Some shocking news about Penn State's football program broke this weekend when Jerry Sandusky, a former Penn State assistant defensive coach, was arrested on charges of sexually abusing eight boys over a 15 year period. Two top university officials — Gary Schultz, the senior vice president for finance and business, and Tim Curley, the athletic director — are expected to turn themselves into authorities today. They have been charged with perjury and failing to report what they knew about allegations against Sandusky. Still hanging in the air is the question of what Penn State coach Joe Paterno knew about the accusations against his assistant defensive coach.  

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Top of the Hour: More Arrests at Occupy Atlanta, Morning Headlines

Five more Occupy Atlanta protesters were arrested overnight in a site that has been "occupied" since October 7th. This is the most recent in a string of arrests after Mayor Kasim Reed revoked the group's right to remain in the park.

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Drastic Cuts Could Reshape US Military

Secretary of Defense Leon Panetta is considering drastic cuts in military spending, including slashing retirement benefits and a round of base closings. Panetta has been ordered to cut more than $450 billion of the Pentagon budget over the next decade and has been under intense political pressure to make the cuts. The yearly defense budget has doubled since the 9/11 attacks. Panetta said it is possible to reshape the military in order to reduce the budget while still defending national interests.

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Census Bureau Changes Flawed Poverty Metric

When the Census Bureau announced that a record number of Americans live below the poverty line it did so using an old metric that has not been changed, apart from adjustments for inflation, since it was hastily conceived in 1963. Starting Monday, the Census Bureau will use a new metric — taking into account such federal assistance like food stamps and such costs as rent, medical and child care, for the first time.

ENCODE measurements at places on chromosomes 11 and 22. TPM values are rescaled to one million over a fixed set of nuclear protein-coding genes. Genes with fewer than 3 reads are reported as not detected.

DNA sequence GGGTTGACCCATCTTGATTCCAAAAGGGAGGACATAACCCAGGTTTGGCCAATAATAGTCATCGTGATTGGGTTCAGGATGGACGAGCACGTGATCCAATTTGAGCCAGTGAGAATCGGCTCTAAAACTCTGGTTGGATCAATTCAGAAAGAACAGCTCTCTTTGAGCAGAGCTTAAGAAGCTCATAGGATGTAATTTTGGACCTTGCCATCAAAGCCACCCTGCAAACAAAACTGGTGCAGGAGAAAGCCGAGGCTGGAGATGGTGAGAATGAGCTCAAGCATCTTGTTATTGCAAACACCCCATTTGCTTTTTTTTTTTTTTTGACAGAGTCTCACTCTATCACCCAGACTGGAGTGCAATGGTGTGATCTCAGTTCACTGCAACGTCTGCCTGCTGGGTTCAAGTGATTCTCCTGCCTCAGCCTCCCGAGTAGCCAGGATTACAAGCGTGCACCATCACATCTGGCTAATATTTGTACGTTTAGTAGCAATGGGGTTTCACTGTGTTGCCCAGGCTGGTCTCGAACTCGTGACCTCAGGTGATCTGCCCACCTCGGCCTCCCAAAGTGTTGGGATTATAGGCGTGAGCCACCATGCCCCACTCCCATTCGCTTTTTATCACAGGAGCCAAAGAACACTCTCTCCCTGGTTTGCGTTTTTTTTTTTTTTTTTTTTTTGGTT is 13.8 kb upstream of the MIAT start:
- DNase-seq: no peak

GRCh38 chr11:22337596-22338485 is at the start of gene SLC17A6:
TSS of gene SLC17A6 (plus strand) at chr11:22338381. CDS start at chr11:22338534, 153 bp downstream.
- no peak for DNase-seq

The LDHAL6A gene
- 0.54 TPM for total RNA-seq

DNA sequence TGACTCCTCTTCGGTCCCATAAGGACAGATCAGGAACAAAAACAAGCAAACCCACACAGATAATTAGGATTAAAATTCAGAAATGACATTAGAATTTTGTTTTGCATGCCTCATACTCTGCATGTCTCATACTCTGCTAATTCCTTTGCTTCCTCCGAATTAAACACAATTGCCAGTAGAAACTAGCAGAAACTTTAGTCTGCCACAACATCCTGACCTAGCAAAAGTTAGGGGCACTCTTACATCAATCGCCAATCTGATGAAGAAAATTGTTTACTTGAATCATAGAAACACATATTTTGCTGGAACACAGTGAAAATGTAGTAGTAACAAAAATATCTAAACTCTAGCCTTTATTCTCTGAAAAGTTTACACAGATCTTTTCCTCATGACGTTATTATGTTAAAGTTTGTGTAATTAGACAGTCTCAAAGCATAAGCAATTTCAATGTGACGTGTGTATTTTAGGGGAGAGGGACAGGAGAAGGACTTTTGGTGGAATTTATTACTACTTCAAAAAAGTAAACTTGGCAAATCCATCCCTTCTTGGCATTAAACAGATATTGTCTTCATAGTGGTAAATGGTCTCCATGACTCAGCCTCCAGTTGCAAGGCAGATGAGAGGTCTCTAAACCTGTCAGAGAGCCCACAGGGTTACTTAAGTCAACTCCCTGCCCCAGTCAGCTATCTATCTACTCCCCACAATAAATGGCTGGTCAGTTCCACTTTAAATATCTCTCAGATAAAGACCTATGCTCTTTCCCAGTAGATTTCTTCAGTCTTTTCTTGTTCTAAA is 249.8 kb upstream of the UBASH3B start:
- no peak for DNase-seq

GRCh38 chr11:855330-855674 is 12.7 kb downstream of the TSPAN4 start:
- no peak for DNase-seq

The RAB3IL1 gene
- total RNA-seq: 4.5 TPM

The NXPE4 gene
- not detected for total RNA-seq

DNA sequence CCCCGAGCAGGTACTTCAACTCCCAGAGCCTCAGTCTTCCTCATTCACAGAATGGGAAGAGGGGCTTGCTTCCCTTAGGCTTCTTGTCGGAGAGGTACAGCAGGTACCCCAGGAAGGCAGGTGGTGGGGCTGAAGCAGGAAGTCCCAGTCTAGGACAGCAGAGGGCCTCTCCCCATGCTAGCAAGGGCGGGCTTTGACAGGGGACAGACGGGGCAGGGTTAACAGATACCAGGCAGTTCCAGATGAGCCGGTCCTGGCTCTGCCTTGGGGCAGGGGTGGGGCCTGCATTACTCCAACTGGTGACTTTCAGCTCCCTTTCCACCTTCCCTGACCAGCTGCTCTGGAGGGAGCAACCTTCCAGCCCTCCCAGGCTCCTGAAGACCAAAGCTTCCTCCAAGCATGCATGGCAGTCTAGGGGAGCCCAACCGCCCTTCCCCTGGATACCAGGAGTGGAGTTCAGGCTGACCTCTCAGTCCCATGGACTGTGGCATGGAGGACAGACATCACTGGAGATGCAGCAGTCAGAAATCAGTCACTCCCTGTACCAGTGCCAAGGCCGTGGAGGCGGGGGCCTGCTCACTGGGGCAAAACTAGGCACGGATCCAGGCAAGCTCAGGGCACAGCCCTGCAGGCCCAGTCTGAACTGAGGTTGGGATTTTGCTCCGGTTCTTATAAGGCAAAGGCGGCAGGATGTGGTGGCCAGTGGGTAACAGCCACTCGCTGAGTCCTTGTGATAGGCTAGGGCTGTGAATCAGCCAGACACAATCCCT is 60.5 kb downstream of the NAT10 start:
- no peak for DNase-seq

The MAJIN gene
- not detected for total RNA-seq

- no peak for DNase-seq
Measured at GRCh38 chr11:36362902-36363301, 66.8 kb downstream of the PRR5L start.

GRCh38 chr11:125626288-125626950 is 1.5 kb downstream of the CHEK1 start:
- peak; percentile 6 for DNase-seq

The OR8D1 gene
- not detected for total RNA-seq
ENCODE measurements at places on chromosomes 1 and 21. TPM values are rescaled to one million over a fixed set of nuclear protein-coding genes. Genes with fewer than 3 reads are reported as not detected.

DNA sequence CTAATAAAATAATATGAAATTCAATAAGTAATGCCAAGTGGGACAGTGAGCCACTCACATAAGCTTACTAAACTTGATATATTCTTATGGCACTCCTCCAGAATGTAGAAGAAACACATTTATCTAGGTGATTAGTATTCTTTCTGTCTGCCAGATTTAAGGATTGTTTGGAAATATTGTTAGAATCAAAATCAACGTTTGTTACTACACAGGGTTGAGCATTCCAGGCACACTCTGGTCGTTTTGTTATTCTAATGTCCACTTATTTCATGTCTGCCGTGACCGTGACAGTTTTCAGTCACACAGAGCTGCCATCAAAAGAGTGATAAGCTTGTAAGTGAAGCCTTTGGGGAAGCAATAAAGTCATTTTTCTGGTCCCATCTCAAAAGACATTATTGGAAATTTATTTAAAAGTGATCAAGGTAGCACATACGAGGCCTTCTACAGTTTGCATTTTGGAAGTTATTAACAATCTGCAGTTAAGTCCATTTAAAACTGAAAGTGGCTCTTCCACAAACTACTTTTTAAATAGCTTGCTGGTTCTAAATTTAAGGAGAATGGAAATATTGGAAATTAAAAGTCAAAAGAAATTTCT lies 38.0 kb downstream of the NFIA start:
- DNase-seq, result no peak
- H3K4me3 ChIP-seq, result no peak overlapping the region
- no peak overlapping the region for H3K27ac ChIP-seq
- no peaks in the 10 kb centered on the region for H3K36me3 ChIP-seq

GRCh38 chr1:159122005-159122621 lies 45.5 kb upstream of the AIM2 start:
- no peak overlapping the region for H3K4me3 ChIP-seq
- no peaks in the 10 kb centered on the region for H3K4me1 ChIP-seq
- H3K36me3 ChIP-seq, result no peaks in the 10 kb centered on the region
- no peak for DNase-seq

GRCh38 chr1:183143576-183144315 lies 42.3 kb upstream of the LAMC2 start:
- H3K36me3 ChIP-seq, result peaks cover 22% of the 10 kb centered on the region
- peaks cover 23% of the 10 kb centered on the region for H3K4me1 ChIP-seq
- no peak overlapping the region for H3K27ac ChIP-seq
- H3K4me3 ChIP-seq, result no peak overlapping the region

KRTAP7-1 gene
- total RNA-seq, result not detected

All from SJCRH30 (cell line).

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One Year From Election Day 2012, Distrust of Government Runs High

Election Day 2012 is officially one year away, and if one thing is certain, it is that Americans' disapproval of government is at an all-time high. A recent New York Times/CBS News poll found that 89 percent of Americans do not trust the government and 84 percent disapprove of Congress. The numbers are reason for alarm on both sides of the aisle. As he tries to secure a second term, President Obama must contend with a possibly lethal combination of high unemployment numbers and low approval ratings. The news is not much better for Republicans. Seven out of ten Americans believe the GOP's policies favor the rich.

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Alabama Immigration Law Faces Challenge from Department of Justice

The Department of Justice has requested that school superintendents in Alabama release enrollment data that could reveal whether Latino students have stopped attending classes in the wake of recent immigration legislation. HB56, which passed the Alabama legislature this June, allows law enforcement officials to check a person's immigration status based during routine traffic stops or arrests. Initially it also required schools to report children who are in the U.S. illegally, but despite the fact this aspect of the law has been put on hold, there is evidence that many children have been staying home this academic year.

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American POW Turned Libyan Resistance Fighter Matthew VanDyke Tells His Story

In August, The Takeaway first spoke with Matthew VanDyke and his mother Sharon. VanDyke, an American who described himself as a journalist, was captured by loyalists to Moammar Gadhafi in Brega, and held in solitary confinement for six months, before escaping on August 24. He finally escaped captivity in August, but has stayed on in Libya out of a sense of loyalty to the other men he was imprisoned with, joining the NTC fighters. Over the weekend, VanDyke returned home after eight months.